Despite the current dreary, cold weather, the calendar tells us that spring will arrive at 5:37 a.m. Saturday.
It’s a time to get out and enjoy nature and all that it has to offer.
To that end, the Biggs Museum of American Art in Dover is showing the exhibit, “In Fresh Air: Impressionism and the Plein Air Movement.”
“Plein-air” is a French term that translates to “open air.” Paintings in this style were created by artists who brought their supplies to scenic outdoor settings and painted what they saw.
Drawn from works rarely seen at the Biggs Museum, the exhibition tracks the influence of plein-air painting in the United States, particularly in Delaware, with a focus on the museum’s extensive Barbizon, tonalist and impressionist collections.
Over 100 years of paintings connected by the plein-air tradition are brought together in the comprehensive exhibition. The artistic drive to leave the studio and collect inspiration, impressions and ideas directly from nature is featured.
Longtime Delaware-based artist Mary Page Evans has a work in the exhibit titled, “Horizontal Sea Series.” The triptych is made up of three paintings she created while looking at the waters in Florida, where she frequently visits.
Painting for more than 50 years, she primarily works in the plein-air milieu, and her creations hang in numerous public and private collections, including at the National Museum of Women in the Arts, the Delaware Art Museum, the Brandywine River Museum of Art and the State Museum of Pennsylvania.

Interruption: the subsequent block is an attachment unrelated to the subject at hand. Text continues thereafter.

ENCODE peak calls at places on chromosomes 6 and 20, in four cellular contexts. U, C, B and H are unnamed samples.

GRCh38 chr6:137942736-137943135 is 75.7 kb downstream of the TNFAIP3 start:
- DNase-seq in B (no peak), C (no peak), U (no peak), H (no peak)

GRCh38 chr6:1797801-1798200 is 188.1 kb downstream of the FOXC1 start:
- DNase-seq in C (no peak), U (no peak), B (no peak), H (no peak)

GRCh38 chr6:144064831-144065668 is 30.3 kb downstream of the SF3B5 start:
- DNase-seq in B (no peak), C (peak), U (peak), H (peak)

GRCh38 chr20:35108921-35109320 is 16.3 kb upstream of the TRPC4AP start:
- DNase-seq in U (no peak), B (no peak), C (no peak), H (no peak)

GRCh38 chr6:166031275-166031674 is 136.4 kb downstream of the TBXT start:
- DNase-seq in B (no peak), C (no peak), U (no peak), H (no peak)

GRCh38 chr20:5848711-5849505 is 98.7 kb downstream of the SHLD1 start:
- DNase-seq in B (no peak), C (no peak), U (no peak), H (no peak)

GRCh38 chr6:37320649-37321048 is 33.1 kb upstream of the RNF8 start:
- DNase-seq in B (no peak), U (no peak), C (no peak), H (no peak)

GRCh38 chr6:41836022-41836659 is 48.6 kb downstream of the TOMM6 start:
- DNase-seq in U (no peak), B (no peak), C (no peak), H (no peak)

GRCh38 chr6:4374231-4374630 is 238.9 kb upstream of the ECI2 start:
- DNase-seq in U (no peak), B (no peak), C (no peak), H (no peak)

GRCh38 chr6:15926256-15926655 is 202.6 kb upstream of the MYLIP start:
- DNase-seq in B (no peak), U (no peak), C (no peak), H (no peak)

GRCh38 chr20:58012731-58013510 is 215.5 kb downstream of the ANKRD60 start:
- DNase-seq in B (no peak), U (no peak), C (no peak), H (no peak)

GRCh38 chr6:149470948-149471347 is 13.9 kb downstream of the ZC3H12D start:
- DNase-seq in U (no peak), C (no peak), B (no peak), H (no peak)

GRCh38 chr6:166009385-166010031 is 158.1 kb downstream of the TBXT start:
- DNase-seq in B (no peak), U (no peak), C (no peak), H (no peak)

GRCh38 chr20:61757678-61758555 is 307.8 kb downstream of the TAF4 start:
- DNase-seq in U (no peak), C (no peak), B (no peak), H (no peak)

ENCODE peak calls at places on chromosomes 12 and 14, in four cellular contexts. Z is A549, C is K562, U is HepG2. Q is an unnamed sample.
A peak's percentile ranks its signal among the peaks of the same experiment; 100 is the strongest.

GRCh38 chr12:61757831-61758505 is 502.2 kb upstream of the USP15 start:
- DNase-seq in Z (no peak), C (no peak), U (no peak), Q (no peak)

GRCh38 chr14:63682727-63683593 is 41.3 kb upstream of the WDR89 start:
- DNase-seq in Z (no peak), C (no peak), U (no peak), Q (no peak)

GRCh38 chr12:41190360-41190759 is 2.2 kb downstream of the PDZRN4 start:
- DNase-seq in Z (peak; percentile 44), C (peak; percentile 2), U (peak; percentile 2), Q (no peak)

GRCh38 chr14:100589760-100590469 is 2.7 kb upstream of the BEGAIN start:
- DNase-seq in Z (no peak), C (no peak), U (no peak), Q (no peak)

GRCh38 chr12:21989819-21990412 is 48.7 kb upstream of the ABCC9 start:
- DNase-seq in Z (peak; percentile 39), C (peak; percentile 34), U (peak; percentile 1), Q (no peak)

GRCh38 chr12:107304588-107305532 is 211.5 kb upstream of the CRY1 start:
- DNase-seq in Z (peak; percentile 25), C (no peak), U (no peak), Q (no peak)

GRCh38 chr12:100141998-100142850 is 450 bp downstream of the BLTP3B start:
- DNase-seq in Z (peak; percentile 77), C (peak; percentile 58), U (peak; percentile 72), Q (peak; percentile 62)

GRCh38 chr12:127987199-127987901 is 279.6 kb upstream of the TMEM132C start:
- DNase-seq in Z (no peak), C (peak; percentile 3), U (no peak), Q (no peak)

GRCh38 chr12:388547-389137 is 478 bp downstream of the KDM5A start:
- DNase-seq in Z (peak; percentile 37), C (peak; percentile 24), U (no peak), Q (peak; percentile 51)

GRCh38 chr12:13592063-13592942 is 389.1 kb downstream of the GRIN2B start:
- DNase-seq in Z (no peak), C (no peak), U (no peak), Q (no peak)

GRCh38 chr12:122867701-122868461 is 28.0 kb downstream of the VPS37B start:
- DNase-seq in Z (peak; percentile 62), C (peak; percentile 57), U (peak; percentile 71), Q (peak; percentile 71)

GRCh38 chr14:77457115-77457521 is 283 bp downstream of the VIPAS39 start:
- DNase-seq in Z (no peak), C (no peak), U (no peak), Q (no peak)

She even has two paintings hanging in the White House, as prized possessions of her friend and Wilmington neighbor, President Joe Biden.
“I always paint in nature, and I always quote (19th-century postimpressionist painter) Paul Cezanne. I love this quote. He said, ‘Painting from nature is not copying the object. It is realizing one’s sensation.’ It’s about feeling for me. It’s about how I feel about what I’m seeing. I paint directly from nature,” she said.
A music history major in college, Ms. Evans said she took some great art history courses, which put her on more of an art track.
“In college is where I ‘met’ Cezanne, as I say. But I’ve also had great mentors like (painters) John Mitchell and Grace Hartigan and Gene Davis. I played the piano but took great art history courses, and then, I started painting as I graduated, and the rest is history. I’ve been painting ever since,” she said.
She added that one of her favorite spots to paint nature is in Rehoboth Beach, where she and her husband, Tom, a former three-time U.S. representative, have a cottage.
“I used to paint a lot in those fields out there, but now, the developers have taken those over. That’s what happens when you paint from nature — development comes in,” she said.
Her other preferred spot is Florida, from where the Biggs piece sprang.
“I go down to a friend’s place right on the ocean. I haven’t painted the seascapes for a while because I’ve been doing palm trees these days,” she said.
Ms. Evans said she is heavily influenced by plein-air pioneers, J.M.W. Turner and John Constable.
“Those are painters who painted the sky and the sea,” she said.
At 83, she said art keeps her young and still invigorated.
“One of my mentors, Gene Davis, who is a wonderful painter, always said (that) if you’re going to steal, steal from the rich. I love that. I steal from Constable and all of the really good painters. I go to museums all the time, so I’m always looking at art,” she said.
“I’ve spent a lot of time in museums because I want to look at the best. And so I’m used to going to the National Gallery, the Museum of Modern Art, the Metropolitan Museum. I go to them all,” she said.